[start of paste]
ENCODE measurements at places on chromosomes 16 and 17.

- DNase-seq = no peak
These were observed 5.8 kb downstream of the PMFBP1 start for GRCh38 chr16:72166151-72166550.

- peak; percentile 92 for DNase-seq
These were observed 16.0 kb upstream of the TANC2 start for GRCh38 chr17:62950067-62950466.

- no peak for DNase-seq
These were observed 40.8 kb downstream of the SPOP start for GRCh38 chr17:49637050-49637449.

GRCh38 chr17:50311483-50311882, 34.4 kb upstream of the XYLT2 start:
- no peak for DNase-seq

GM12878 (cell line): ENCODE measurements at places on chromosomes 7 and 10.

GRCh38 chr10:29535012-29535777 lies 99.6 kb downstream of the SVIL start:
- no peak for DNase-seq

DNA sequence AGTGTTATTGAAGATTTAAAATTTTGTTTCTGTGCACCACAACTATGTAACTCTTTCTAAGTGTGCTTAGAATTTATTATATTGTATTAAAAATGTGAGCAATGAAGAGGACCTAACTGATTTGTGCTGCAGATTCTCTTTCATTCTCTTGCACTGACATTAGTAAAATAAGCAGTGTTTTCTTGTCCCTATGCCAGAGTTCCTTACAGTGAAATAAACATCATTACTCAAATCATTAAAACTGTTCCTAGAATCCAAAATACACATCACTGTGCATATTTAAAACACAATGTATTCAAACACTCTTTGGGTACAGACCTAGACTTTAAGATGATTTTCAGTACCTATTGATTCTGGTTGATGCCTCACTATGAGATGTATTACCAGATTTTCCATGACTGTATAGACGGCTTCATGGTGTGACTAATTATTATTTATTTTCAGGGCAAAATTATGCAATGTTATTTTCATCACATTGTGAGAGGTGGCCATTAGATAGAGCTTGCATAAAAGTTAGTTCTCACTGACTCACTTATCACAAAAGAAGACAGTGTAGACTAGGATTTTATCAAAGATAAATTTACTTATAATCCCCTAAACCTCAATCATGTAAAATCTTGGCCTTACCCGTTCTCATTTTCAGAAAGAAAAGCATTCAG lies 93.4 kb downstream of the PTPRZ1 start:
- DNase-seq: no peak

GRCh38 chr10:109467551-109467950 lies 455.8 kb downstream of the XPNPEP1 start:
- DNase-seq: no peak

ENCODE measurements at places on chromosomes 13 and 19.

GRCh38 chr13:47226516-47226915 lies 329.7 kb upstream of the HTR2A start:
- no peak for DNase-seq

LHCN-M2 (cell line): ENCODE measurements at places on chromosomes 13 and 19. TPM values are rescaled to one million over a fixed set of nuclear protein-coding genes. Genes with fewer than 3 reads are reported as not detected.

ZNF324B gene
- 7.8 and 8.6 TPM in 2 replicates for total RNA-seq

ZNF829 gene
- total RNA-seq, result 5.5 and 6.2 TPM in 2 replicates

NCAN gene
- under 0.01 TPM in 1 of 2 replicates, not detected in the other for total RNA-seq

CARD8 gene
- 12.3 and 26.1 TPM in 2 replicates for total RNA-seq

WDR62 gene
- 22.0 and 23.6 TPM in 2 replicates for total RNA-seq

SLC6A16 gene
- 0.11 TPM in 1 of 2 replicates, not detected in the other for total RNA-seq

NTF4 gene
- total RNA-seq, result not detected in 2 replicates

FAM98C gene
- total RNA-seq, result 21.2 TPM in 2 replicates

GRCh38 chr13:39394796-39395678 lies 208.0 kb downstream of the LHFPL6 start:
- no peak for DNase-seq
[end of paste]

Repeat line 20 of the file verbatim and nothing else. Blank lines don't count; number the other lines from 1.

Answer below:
LHCN-M2 (cell line): ENCODE measurements at places on chromosomes 13 and 19. TPM values are rescaled to one million over a fixed set of nuclear protein-coding genes. Genes with fewer than 3 reads are reported as not detected.